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Wizard's Academy» Forums » Sessions

Subject: A Lesson In Magical Emergency Management (Basic Mode) rss

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Big Head Zach
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We finally opened up our game last night and worked our way through the rules, which were pretty straightforward and allowed us to make a lot of decisions. We ran out of time (deck ran out) but near the end it was clear we had spent too much time trying to destroy the guardian in the fifth glyph room, and the Abjure spell was in one of the five slots that required that rune.

Despite the disappointment we still thought the game was great and I was hoping to elicit some advice from other players on how to best instruct the beginner scenario to new players:

* Point out that the Abjure spell is in the Level 2 area, which means
* At least one Guardian must be destroyed to have a chance at finding it
* So also imperative you find the Nova spell (because IIRC that's the only way to destroy a Guardian in this scenario).
* Fire has to be put out, which is done by the Snuff spell or allowing Imps to wander into the fire and steal glyphs. (If there are other methods the basic game provides, let me know.)
* At least one person should dedicate themselves to memorizing the spells exposed, and realize that once the Wild Magic disaster has been played, it won't be played again for quite a while, so definitely don't feel compelled to bind each spell one at a time. Wait until you can nail 4-5 in a single action.

I am slightly concerned as some have said in other posts that if you're not aware of exactly what *could* be in the game, and what your options are, that your chances of success diminish greatly. I think allowing the Mana Crystal room powers (Emergency Recall and the others) would let players feel like they have more options, since near the end if the fire is in multiple rooms, there's no way of putting them all out if you've not been sitting on glyph sources multiple turns grabbing like mad.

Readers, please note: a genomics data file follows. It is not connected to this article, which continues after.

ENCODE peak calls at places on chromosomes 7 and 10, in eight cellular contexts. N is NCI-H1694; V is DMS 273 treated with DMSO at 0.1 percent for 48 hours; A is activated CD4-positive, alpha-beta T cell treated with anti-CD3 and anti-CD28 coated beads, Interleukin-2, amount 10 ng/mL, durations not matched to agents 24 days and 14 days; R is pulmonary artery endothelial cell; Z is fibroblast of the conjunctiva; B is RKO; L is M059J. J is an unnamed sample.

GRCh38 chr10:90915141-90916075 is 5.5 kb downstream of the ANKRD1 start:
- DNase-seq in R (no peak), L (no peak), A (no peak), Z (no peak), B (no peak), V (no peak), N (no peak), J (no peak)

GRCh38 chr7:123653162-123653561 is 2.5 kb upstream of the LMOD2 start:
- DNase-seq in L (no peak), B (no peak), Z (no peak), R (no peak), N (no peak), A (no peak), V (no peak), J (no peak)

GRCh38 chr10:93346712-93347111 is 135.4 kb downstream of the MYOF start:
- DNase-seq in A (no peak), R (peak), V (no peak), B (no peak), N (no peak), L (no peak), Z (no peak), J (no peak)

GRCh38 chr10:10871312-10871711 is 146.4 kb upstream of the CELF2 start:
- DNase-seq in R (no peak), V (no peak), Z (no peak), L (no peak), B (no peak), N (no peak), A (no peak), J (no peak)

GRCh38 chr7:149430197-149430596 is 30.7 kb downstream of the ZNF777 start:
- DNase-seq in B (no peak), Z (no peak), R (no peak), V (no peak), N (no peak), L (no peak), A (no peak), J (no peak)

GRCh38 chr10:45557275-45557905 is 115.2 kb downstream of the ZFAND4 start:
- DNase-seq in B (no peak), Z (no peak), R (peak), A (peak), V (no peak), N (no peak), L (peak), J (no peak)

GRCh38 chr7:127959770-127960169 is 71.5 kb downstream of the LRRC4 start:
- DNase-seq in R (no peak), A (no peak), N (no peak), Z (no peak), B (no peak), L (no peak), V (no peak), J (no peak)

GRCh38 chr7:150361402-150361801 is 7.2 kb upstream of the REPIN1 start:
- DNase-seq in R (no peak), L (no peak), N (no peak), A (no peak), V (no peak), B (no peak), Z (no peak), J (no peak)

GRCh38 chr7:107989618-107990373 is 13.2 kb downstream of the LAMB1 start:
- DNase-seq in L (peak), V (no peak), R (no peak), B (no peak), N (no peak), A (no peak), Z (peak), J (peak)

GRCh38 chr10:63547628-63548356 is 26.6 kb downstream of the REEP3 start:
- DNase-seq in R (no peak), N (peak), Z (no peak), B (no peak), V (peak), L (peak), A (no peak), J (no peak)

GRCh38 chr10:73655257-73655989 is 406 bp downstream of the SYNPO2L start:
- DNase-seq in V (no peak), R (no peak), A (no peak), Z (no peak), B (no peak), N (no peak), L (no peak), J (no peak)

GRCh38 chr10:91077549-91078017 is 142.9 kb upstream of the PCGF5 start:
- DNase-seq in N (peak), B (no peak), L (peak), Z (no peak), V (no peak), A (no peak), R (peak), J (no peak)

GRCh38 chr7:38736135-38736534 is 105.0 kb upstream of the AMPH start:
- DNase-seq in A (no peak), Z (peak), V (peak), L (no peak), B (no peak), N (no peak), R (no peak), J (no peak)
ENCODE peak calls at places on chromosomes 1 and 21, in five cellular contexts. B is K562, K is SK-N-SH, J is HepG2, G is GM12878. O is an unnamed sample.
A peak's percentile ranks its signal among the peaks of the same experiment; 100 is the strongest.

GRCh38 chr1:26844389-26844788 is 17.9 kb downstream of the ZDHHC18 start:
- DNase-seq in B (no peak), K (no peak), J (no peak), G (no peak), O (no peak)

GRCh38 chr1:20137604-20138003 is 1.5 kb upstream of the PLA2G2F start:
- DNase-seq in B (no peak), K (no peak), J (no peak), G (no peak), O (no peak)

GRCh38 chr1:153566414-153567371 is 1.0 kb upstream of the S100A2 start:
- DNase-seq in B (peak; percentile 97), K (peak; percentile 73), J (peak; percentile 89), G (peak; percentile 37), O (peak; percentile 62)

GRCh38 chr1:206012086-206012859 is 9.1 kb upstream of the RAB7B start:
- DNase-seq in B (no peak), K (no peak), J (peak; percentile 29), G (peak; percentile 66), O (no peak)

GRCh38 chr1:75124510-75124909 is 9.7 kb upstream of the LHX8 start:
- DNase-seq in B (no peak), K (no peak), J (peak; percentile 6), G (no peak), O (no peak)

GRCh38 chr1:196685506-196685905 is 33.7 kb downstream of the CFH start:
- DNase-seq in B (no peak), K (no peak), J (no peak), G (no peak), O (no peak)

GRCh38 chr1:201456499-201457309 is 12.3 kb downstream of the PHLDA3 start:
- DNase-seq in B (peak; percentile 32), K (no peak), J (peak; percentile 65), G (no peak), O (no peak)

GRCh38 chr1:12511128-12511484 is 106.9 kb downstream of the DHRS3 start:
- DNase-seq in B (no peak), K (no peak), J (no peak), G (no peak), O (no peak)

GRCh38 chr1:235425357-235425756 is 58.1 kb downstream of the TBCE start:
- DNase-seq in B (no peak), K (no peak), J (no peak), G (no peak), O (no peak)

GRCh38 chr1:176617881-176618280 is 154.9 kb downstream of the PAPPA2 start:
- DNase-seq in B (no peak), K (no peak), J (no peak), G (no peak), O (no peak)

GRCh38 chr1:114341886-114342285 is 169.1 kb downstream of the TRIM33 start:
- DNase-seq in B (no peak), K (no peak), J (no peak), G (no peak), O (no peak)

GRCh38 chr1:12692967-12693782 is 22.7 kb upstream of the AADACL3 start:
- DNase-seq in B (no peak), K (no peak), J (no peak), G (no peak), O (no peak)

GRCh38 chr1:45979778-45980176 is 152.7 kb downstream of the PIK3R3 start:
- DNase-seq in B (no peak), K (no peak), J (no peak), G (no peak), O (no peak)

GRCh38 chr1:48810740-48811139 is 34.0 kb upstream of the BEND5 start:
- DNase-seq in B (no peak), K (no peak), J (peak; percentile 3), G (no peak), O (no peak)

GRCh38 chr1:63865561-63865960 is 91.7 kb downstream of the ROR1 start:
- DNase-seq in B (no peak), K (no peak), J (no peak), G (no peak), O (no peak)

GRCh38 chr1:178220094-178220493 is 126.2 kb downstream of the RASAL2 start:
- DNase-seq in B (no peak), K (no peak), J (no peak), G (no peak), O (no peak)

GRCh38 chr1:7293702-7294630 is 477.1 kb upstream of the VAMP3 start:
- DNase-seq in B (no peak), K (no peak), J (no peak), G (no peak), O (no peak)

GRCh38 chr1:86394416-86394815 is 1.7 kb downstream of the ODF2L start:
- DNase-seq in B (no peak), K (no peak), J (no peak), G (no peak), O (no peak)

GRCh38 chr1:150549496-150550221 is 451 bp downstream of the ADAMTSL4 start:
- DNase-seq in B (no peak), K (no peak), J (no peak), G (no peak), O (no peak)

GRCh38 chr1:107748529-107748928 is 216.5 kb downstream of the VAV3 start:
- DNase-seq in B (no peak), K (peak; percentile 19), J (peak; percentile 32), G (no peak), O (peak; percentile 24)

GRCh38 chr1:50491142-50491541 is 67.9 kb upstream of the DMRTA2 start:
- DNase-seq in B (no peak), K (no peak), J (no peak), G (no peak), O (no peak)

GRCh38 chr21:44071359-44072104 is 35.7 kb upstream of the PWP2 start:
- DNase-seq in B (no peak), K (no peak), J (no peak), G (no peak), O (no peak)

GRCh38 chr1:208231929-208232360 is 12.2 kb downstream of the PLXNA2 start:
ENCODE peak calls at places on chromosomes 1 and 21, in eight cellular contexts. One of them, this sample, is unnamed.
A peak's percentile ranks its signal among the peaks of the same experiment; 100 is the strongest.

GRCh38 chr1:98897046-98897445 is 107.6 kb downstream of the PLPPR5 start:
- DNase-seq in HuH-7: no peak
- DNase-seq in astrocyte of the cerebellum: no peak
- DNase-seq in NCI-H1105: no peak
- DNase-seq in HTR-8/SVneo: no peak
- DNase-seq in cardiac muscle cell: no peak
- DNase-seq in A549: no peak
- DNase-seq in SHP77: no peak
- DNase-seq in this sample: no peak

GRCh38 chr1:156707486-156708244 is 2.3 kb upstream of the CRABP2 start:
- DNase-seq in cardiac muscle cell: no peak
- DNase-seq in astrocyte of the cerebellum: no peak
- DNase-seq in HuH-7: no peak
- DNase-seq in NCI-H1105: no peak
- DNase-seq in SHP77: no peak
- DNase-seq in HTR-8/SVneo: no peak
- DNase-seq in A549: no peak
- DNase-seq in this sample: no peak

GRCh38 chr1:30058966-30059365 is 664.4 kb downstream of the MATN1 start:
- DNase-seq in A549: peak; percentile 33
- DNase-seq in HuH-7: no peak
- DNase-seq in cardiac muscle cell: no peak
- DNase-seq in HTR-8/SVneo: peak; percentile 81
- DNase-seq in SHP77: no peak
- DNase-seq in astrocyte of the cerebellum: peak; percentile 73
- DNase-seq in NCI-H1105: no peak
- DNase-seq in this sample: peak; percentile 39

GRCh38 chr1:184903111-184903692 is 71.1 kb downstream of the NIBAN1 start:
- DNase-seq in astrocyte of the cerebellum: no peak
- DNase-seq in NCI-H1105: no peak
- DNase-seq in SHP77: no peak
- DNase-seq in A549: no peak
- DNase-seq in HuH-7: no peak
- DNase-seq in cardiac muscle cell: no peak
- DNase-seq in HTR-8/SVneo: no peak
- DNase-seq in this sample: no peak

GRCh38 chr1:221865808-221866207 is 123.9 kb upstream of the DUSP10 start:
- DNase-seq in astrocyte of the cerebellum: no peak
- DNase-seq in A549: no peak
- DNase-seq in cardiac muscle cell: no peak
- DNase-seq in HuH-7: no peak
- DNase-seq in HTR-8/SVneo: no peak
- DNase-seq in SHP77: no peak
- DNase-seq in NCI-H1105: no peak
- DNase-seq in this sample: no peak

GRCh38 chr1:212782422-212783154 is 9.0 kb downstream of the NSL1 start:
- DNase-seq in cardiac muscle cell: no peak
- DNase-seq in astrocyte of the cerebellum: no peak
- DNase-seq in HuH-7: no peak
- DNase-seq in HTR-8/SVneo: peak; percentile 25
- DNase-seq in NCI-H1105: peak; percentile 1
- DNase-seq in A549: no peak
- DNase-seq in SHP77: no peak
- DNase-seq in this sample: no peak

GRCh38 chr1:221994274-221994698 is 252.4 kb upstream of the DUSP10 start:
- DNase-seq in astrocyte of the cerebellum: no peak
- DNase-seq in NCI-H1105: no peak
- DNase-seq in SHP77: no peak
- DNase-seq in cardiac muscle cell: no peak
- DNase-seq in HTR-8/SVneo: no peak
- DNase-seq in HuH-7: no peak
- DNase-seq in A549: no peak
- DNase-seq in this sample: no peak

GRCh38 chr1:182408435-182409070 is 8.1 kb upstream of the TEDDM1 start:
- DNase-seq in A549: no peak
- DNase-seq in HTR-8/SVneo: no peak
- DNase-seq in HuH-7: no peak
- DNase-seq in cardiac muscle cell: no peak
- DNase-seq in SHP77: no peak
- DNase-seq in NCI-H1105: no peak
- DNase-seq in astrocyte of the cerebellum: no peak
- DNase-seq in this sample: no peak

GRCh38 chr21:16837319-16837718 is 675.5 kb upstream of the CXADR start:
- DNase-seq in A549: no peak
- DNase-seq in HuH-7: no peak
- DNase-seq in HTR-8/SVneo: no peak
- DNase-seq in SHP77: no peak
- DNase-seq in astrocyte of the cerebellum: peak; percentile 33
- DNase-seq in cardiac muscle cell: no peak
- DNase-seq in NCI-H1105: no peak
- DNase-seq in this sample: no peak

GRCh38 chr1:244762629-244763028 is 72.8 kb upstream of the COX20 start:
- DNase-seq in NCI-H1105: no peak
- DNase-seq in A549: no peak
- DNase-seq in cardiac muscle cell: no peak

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Max Maloney
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"If trees could scream, would we be so cavalier about cutting them down? We might, if they screamed all the time, for no good reason." -Jack Handey
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There is a spell that generates water, which is another way to out out fire.

The two times I have taught the basic scenario, I did not tell the other players about any of the spells or disasters in the decks. I feel that better mimics the full game, where most of the cards are randomly selected and players have to adapt using the tools at hand.

I agree that pointing out the guardians must be destroyed is wise, but I wouldn't tell them that there is a specific spell called Nova that does it.
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Brie
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bhz1 wrote:

* Fire has to be put out, which is done by the Snuff spell or allowing Imps to wander into the fire and steal glyphs. (If there are other methods the basic game provides, let me know.)
* At least one person should dedicate themselves to memorizing the spells exposed, and realize that once the Wild Magic disaster has been played, it won't be played again for quite a while, so definitely don't feel compelled to bind each spell one at a time. Wait until you can nail 4-5 in a single action.


I got really lucky and had the fire spread into my mana room when I still had lots of mana. Getting rid of all of the fire at once was worth the mana lost.